“Now admittedly, with extreme weather events, we’ve seen some things we think of in nature being more bound, and they have been recently, and wildfires seem to be taking on new proportion…So we see natural hazards going a bit further and more extreme, perhaps, but there’s still a certain geographic balance there,” she added.

Additionally, researchers kept finding evidence that the private sector may not invest in cybersecurity sufficiently to meet national security needs. Given the differences in incentive structure, how attackers and defenders relate to each other in a business environment and the extent to which cyber insurance can fill some of the national security needs, researchers say the private sector may not be able to meet the Defense Department’s needs for supply chain functionality.

The new report came out around the same time the Defense Department released its long-awaited proposed regulations for the Cybersecurity Maturity Model Certification (CMMC). The CMMC program is designed to help the Defense Department assess whether contractors and subcontractors in its industrial base meet cybersecurity requirements when sharing sensitive unclassified information on their networks.

“There were a lot of different issues that kind of pushed in this general direction. But the idea of underinvestment seemed to come up over and over again, from each of the different economic and non-economic approaches that we took to thinking about this, that it seemed potentially a problem,” Greenfield said.

“And the lack of coordination among businesses could also lead to some challenges if they had shared vulnerabilities. So that is kind of an interesting opening in relation to the CMMC, which we did not go into beyond footnotes in our report, because it was barely existing when we started. But that is something that, in some ways, could externally lead to a result that looks a little bit more like a coordinated result than just leaving industry alone,” she continued.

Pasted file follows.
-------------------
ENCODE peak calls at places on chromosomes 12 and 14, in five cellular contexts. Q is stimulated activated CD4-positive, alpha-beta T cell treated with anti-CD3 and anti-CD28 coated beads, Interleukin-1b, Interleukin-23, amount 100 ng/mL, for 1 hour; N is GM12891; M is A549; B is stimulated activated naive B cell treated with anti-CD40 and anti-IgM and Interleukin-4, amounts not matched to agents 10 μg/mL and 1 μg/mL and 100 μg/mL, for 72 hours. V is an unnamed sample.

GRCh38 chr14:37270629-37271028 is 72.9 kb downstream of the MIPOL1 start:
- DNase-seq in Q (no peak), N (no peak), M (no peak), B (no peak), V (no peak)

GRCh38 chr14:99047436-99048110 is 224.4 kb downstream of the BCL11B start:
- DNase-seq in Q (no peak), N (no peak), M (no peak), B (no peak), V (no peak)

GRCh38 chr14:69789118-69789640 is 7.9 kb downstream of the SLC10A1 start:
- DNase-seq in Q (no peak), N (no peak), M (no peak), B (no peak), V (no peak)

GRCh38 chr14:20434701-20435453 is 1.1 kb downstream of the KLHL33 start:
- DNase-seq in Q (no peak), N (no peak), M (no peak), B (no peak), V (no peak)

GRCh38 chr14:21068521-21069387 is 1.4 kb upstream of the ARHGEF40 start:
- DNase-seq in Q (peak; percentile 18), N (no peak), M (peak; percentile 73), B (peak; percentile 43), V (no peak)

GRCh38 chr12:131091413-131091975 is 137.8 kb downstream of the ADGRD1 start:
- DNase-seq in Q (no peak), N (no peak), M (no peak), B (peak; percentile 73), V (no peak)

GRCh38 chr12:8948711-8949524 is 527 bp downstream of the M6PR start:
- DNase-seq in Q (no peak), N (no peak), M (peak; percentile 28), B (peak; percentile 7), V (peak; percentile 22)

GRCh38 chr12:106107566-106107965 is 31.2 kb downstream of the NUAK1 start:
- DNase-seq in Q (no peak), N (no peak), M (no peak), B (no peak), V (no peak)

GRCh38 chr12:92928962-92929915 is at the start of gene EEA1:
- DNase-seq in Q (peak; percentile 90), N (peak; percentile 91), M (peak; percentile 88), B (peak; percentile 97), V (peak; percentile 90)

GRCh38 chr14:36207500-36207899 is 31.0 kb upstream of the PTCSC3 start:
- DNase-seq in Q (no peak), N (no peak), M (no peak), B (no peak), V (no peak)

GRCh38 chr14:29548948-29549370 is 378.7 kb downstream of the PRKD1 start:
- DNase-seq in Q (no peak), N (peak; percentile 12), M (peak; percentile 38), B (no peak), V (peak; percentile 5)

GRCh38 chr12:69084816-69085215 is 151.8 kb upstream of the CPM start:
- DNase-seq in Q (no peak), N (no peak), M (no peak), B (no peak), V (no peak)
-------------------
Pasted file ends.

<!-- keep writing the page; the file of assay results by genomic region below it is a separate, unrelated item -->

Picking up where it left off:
What are the consequences?

Since one of the most important findings of the research is the need for a comprehensive approach in how cyber and supply chain risk management engage with each other, researchers want the defense industrial base to be less focused on trying to stop things from happening, but rather think about the consequences of cyber attacks.

Once priorities are established, plans and strategies can be developed to address cyber and supply chain risk concerns in a more holistic way.

“I think that that’s a slightly different way to look at it. Oftentimes, we get bogged down in trying to stop things from happening, and not necessarily thinking about what the highest priority consequence is and how do we either stop it from happening if we can, or if we can’t mitigate the fallout,” Greenfield said.

“So, taking that more comprehensive approach, thinking about consequences and thinking about consequences, not just for information, but its consequences for supply chain functionality … Can you get it when you need it? Is this the thing you wanted in the first place? And is it still something you can afford to have? And so thinking about the functionality of your supply chain, whether or not you’re able to get what you need when you need it. Not just about the security of the information itself,” she added.

Copyright © 2024 Federal News Network. All rights reserved. This website is not intended for users located within the European Economic Area.

Related Stories